Deficit of auditory temporal processing in children with dyslexia-dysgraphia

  • Sima Tajik Department of Audiology, School of Rehabilitation, Tehran University of Medical Sciences, Iran
  • Mansoureh Adel Ghahraman Mail Department of Audiology, School of Rehabilitation, Tehran University of Medical Sciences, Iran
  • Ali Akbar Tahaie Department of Audiology, School of Rehabilitation, Tehran University of Medical Sciences, Iran
  • Fahimeh Hajiabolhassan Department of Audiology, School of Rehabilitation, Tehran University of Medical Sciences, Iran
  • Leila Jalilvand Karimi Department of Audiology, Faculty of Rehabilitation, Shahid Beheshti University of Medical Sciences, Tehran, Iran
  • Shohreh Jalaie Department of Biostatistics, School of Rehabilitation, Tehran University of Medical Sciences, Iran
Keywords:
Auditory temporal processing, gap-in-noise test, dyslexia, dysgraphia, learning disability

Abstract

Background and Aim: Auditory temporal processing reveals an important aspect of auditory performance, in which a deficit can prevent the child from speaking, language learning and reading. Temporal resolution, which is a subgroup of temporal processing, can be evaluated by gap-in-noise detection test. Regarding the relation of auditory temporal processing deficits and phonologic disorder of children with dyslexia-dysgraphia, the aim of this study was to evaluate these children with the gapin-noise (GIN) test.
Methods: The gap-in-noise test was performed on 28 normal and 24 dyslexic-dysgraphic children, at the age of 11-12 years old. Mean approximate threshold and percent of corrected answers were compared between the groups.
Results: The mean approximate threshold and percent of corrected answers of the right and left ear had no significant difference between the groups (p>0.05). The mean approximate threshold of children with dyslexia-dysgraphia (6.97 ms, SD=1.09) was significantly (p<0.001) more than that of the normal group (5.05 ms, SD=0.92). The mean related frequency of corrected answers (58.05, SD=4.98%) was less than normal group (69.97, SD=7.16%) (p<0.001).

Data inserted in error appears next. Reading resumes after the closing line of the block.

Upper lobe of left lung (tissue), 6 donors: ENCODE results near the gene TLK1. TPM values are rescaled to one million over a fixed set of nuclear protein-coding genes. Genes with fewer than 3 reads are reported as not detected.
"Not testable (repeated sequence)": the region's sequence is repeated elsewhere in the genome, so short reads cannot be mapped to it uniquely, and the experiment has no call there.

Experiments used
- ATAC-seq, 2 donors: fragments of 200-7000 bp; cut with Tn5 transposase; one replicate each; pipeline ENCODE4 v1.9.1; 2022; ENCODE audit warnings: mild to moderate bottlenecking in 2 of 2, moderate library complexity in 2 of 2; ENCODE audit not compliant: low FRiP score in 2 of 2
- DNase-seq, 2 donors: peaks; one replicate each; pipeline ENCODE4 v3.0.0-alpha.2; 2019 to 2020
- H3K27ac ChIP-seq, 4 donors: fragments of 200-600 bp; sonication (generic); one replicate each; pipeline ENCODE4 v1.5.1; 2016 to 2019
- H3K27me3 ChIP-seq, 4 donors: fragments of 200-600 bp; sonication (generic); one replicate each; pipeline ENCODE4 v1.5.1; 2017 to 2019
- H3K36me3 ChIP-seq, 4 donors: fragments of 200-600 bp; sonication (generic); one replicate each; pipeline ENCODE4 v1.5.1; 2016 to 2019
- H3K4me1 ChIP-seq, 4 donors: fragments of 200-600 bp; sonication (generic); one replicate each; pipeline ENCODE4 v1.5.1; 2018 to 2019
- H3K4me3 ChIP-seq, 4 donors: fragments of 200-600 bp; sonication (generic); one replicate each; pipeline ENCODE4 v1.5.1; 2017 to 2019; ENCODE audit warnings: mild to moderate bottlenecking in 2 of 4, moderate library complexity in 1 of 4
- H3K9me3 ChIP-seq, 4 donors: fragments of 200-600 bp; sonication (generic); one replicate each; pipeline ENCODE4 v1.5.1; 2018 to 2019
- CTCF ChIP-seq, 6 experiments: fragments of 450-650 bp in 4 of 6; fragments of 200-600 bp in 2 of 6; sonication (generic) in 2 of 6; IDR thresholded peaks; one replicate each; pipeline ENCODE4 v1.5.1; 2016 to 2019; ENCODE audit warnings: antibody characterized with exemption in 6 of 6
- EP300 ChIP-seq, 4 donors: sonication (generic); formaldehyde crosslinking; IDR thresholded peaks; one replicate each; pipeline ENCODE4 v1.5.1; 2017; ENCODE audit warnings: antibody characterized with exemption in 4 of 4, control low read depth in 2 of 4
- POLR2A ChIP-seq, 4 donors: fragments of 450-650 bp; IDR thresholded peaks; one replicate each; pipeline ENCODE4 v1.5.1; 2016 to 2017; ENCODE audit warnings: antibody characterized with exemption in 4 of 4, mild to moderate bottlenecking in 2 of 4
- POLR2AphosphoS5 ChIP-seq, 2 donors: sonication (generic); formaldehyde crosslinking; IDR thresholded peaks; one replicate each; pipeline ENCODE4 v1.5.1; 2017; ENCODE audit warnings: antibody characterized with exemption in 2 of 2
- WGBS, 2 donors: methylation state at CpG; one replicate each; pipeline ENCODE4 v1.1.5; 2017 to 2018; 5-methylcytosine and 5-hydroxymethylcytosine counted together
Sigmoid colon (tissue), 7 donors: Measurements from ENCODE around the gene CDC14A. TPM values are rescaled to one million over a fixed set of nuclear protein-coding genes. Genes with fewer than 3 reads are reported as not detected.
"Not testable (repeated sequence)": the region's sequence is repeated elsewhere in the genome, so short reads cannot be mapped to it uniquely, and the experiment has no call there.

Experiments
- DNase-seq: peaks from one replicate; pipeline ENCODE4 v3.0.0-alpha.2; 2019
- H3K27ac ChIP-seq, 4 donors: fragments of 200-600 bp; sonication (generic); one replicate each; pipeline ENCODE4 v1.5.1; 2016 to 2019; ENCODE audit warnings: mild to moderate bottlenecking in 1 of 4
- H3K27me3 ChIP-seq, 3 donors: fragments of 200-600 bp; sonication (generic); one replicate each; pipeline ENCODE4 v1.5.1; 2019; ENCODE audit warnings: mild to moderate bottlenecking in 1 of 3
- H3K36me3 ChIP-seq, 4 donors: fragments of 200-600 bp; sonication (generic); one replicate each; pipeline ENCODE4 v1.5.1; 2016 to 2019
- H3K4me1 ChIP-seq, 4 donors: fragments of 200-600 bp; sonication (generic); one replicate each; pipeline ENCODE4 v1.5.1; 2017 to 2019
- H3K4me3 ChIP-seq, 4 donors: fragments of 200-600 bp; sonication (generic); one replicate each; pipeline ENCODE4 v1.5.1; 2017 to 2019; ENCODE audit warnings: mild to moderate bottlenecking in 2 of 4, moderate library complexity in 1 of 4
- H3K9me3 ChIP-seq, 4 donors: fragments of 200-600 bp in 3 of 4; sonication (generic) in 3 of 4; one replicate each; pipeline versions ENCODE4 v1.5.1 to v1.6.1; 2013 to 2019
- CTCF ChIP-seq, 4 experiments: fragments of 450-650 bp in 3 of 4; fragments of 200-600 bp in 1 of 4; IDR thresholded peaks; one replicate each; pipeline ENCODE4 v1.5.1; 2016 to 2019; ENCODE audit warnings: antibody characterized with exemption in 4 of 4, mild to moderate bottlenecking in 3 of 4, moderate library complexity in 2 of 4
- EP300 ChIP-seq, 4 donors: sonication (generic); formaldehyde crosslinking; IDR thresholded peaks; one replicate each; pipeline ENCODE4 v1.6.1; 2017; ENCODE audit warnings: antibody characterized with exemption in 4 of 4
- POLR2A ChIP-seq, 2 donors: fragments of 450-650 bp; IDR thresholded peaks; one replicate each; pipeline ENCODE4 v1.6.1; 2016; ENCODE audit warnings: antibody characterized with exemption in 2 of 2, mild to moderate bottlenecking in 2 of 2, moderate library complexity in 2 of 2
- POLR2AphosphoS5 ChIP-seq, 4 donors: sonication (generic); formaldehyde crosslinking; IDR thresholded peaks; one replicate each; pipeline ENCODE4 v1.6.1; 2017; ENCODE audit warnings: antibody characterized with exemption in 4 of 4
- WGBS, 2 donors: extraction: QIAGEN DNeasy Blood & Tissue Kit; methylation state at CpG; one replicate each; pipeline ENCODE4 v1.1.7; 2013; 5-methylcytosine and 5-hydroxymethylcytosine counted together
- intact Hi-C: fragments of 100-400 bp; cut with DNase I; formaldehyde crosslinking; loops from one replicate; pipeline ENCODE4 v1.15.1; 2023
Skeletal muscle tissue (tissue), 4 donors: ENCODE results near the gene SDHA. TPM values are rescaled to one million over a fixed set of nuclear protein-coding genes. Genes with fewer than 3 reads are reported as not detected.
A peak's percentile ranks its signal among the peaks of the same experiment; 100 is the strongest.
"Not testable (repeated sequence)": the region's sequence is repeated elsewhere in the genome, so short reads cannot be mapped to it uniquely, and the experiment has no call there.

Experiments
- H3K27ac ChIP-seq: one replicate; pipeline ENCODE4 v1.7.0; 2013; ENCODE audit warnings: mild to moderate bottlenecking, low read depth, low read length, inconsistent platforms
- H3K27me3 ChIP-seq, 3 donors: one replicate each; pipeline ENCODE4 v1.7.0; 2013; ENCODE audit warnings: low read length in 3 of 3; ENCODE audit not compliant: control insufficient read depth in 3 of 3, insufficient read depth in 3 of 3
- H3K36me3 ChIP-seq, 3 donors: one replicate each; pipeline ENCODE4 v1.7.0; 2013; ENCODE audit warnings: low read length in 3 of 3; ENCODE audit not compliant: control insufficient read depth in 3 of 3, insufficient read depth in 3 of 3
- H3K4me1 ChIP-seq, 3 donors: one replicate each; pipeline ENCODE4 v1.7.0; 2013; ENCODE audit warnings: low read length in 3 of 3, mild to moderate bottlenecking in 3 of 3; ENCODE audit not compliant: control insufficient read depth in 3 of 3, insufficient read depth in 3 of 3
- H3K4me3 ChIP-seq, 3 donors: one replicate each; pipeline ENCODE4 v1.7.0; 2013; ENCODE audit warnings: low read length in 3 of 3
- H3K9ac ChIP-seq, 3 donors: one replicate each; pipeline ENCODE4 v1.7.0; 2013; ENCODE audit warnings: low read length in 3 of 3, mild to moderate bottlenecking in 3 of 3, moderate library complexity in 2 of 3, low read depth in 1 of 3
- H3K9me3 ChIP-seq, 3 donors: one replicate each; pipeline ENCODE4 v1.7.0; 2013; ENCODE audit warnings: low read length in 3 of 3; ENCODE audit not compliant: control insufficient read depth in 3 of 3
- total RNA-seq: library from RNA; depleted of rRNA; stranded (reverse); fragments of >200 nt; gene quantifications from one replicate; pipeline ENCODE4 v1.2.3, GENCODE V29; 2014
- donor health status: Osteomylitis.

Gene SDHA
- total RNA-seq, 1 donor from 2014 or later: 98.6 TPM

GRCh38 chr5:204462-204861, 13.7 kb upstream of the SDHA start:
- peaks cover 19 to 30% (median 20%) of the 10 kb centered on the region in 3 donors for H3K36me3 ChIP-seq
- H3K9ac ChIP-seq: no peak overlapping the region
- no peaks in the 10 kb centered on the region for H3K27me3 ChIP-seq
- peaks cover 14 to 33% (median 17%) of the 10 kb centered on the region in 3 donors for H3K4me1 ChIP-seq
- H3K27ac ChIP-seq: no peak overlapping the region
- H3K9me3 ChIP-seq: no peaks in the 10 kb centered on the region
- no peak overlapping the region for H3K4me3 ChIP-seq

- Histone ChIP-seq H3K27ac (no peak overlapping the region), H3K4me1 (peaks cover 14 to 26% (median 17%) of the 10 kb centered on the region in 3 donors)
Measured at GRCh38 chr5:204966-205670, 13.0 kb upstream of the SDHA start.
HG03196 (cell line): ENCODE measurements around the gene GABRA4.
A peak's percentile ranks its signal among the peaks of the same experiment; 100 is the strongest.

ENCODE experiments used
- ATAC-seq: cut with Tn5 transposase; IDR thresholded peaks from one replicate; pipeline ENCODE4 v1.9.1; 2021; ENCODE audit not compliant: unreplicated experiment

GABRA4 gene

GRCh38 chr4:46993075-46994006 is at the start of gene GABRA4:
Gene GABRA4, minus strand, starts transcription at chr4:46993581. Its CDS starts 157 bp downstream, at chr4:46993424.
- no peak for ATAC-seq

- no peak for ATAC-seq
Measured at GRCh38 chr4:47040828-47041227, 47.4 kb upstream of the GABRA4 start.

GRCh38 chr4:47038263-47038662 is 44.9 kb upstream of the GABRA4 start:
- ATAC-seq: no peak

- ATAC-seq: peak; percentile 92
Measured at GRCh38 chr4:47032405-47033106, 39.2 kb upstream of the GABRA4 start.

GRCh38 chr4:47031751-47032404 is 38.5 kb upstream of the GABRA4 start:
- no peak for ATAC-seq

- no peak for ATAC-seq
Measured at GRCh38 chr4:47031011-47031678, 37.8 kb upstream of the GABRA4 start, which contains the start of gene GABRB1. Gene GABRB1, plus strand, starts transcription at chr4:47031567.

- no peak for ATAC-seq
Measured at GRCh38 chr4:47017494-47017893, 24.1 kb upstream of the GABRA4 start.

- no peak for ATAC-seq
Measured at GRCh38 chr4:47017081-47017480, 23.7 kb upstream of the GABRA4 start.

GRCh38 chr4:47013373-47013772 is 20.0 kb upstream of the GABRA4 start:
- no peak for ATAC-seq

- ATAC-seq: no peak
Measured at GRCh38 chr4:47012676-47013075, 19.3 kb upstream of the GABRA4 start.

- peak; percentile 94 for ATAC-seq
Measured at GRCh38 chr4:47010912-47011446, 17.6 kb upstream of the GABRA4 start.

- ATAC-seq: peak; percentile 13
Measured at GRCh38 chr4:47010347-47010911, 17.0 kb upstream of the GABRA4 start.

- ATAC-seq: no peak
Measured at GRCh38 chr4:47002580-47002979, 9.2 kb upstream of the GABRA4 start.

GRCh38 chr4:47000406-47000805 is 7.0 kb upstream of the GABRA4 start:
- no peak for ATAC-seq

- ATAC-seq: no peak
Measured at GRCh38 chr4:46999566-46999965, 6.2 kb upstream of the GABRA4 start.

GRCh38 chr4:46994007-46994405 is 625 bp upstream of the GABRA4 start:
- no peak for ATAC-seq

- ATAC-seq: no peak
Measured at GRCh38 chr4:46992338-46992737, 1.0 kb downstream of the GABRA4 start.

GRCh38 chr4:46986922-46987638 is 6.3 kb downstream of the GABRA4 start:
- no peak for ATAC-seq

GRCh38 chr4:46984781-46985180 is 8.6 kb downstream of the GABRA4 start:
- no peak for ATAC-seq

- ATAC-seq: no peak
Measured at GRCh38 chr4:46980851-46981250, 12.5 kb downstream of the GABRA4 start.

Conclusion: Abnormal temporal resolution was found in children with dyslexia-dysgraphia based on gap-in-noise test. While the brainstem and auditory cortex are responsible for auditory temporal processing, probably the structural and functional differences of these areas in normal and dyslexicdysgraphic children lead to abnormal coding of auditory temporal information. As a result, auditory temporal processing is inevitable.

References

1. Berninger VW, Nielsen KH, Abbott RD, Wijsman E, Raskind W. Writing problems in developmental dyslexia: under-recognized and under-treated. J Sch Psychol. 2008;46(1):1-21.
2. Yalçinkaya F, Muluk NB, Sahin S. Effects of listening ability on speaking, writing and reading skills of children who were suspected of auditory processing difficulty. Int J Pediatr Otorhinolaryngol. 2009;73(8):1137-42.
3. Sharma M, Purdy SC, Newall P, Wheldall K, Beaman R, Dillon H. Electrophysiological and behavioral evidence of auditory processing deficits in children with reading disorder. Clin Neurophysiol. 2006;117(5):1130-44.
4. Musiek FE, Shinn JB, Jirsa R, Bamiou DE, Baran JA, Zaida E. GIN (Gaps-In-Noise) test performance in subjects with confirmed central auditory nervous system involvement. Ear Hear. 2005;26(6):608-18.
5. Zamyslowska-Szmytke E, Fuente A, Niebudek-Bogusz E, Sliwinska-Kowalska M. Temporal processing disorder associated with styrene exposure. Audiol Neurootol. 2009;14(5):296-302.
6. Rawool VW. Temporal processing in the auditory system. In: Geffner D, Ross-Swain D, editors. Auditory processing disorders: Assessment, management, and treatment. San Diego: Plural Publishing, Inc; 2007. p. 117-37.
7. Perez AP, Pereira LD. The gap in noise test in 11 and 12-year-old children. Pro Fono. 2010;22(1):7-12.
8. Amaral MI, Colella-Santos MF. Temporal resolution: performance of school-aged children in the GIN Gaps-in-noise test. Braz J Otorhinolaryngol. 2010;76(6):745-52.
9. Shinn JB, Chermak GD, Musiek FE. GIN (gaps-in-noise) performance in the pediatric population. J Am Acad Audiol. 2009;20(4):229-38.
10. Iliadou V, Bamiou DE, Kaprinis S, Kandylis D, Kaprinis G. Auditory Processing Disorders in children suspected of Learning Disabilities-a need for screening? Int J Pediatr Otorhinolaryngol. 2009;73(7):1029-34.
11. King WM, Lombardino LJ, Grandell CC, Leonard CM. Comorbid auditory processing disorder in developmental dyslexia. Ear Hear. 2003;24(5):448-56.
12. Huttunen-Scott T. Auditory duration discrimination in children with reading disorder, attention deficit or both. Jyväskylä, Finland: University of Jyväskylä; 2009.
13. Banai K, Kraus N. Neurobiology of (central) auditory processing disorder and language-based learning disability. In: Musiek FE, Chermak GD, editors. Handbook of (central) auditory processing disorders: volume 1: auditory neuroscience and diagnosis. 1st ed. San Diego: Plural Publishing Inc; 2007;89-116.
14. Cohen-Mimran R, Sapir S. Auditory temporal processing deficits in children with reading disabilities. Dyslexia. 2007;13(3):175-92.
Published
2017-07-31
How to Cite
1.
Tajik S, Adel Ghahraman M, Tahaie AA, Hajiabolhassan F, Jalilvand Karimi L, Jalaie S. Deficit of auditory temporal processing in children with dyslexia-dysgraphia. Aud Vestib Res. 21(4):76-83.
Section
Research Article(s)